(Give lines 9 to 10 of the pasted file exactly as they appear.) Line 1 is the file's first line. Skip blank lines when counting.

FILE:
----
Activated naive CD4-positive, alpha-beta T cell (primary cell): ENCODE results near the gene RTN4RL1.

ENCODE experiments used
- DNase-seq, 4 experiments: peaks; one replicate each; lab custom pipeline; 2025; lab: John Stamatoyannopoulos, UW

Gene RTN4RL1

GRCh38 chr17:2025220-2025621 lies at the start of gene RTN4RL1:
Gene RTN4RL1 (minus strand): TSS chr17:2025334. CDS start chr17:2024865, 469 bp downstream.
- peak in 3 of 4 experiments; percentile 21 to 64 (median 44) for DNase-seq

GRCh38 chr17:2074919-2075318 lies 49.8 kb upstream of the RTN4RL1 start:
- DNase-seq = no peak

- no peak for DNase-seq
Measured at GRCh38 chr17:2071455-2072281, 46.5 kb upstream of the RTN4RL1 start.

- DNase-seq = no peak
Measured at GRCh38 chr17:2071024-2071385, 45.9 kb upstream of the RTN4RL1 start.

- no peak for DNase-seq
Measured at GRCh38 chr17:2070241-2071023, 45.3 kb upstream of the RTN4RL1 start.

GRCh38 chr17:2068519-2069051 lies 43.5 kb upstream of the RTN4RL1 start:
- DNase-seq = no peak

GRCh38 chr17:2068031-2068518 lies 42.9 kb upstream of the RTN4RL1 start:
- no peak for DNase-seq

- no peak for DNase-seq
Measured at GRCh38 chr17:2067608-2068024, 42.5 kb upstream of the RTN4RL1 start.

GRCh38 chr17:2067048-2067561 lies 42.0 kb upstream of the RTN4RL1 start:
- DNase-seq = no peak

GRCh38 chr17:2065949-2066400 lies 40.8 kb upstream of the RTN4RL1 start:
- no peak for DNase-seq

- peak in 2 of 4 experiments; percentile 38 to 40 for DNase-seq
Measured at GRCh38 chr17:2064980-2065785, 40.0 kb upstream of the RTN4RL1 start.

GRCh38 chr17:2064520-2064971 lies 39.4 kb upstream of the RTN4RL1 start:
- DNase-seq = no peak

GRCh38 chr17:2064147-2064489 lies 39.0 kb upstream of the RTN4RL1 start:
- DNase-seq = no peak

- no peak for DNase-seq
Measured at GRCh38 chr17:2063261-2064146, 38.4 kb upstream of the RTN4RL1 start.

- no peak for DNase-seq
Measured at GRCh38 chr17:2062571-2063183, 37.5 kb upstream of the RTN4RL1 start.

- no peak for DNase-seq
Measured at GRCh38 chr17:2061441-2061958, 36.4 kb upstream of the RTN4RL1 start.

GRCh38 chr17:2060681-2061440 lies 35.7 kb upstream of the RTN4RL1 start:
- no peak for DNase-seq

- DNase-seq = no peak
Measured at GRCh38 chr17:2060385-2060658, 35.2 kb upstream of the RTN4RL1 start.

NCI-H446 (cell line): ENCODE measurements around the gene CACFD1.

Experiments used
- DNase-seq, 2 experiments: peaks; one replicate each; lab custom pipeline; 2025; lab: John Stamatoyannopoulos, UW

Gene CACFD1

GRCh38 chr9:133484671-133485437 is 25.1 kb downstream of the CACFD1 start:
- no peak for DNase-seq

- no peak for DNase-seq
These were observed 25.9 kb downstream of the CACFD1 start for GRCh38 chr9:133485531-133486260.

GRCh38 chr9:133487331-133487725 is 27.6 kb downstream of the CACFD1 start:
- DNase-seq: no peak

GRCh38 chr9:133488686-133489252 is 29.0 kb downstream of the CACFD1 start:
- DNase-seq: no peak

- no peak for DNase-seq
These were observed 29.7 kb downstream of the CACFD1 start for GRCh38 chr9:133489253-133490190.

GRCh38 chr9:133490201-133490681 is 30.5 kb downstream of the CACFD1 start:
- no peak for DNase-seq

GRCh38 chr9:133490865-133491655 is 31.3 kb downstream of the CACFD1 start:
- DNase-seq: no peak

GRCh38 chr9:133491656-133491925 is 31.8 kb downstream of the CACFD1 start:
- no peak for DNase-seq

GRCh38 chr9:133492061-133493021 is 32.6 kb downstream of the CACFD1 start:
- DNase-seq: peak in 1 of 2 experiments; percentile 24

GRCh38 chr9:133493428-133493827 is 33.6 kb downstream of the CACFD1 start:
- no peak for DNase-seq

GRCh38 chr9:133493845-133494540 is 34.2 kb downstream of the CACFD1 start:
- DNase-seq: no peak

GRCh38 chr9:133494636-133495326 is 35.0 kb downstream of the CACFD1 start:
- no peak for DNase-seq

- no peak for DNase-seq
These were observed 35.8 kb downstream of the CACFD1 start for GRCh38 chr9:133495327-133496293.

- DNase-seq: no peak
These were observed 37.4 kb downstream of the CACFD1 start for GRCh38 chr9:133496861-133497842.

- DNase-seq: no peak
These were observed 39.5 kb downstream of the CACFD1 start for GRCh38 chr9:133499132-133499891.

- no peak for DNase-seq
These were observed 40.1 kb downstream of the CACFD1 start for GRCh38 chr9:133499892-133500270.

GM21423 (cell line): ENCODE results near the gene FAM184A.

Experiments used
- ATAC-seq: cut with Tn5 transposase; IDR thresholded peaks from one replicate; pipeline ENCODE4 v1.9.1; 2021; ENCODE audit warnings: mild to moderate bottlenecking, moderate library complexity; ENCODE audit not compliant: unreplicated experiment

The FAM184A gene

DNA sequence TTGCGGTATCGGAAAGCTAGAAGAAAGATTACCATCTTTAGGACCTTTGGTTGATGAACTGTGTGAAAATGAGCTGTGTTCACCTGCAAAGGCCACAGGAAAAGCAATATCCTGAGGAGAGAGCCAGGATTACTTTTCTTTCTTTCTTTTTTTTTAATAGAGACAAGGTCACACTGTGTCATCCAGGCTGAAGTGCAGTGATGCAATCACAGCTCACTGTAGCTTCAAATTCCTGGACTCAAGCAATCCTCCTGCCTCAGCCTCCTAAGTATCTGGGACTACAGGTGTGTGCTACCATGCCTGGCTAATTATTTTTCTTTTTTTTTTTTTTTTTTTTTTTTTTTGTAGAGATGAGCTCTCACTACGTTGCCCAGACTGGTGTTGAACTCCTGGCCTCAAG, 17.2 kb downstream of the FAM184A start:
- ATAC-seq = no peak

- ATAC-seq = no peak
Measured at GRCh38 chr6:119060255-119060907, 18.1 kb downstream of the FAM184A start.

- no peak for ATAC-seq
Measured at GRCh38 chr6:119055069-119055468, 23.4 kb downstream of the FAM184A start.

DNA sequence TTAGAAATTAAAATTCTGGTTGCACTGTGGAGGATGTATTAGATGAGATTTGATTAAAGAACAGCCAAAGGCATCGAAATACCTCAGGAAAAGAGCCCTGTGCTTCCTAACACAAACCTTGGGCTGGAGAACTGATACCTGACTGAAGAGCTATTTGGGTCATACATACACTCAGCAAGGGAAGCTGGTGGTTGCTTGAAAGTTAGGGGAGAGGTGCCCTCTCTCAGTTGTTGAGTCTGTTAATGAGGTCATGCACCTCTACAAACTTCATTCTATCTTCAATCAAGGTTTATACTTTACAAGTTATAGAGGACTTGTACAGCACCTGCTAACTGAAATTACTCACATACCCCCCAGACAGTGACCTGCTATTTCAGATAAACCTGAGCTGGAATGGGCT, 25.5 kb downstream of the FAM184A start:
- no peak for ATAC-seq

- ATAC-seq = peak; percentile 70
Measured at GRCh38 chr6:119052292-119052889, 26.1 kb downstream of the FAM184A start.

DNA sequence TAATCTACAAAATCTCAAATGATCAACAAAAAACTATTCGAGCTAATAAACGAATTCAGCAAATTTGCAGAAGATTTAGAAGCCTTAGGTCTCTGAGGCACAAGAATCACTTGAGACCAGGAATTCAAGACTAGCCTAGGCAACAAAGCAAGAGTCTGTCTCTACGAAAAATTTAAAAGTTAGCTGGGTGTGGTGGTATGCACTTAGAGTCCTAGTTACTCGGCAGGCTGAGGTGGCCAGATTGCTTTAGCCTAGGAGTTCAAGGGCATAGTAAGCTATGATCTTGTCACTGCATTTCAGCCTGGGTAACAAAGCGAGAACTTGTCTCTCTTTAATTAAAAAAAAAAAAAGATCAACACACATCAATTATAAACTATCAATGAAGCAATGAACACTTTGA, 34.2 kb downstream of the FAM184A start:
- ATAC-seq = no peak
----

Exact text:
- DNase-seq = no peak

- no peak for DNase-seq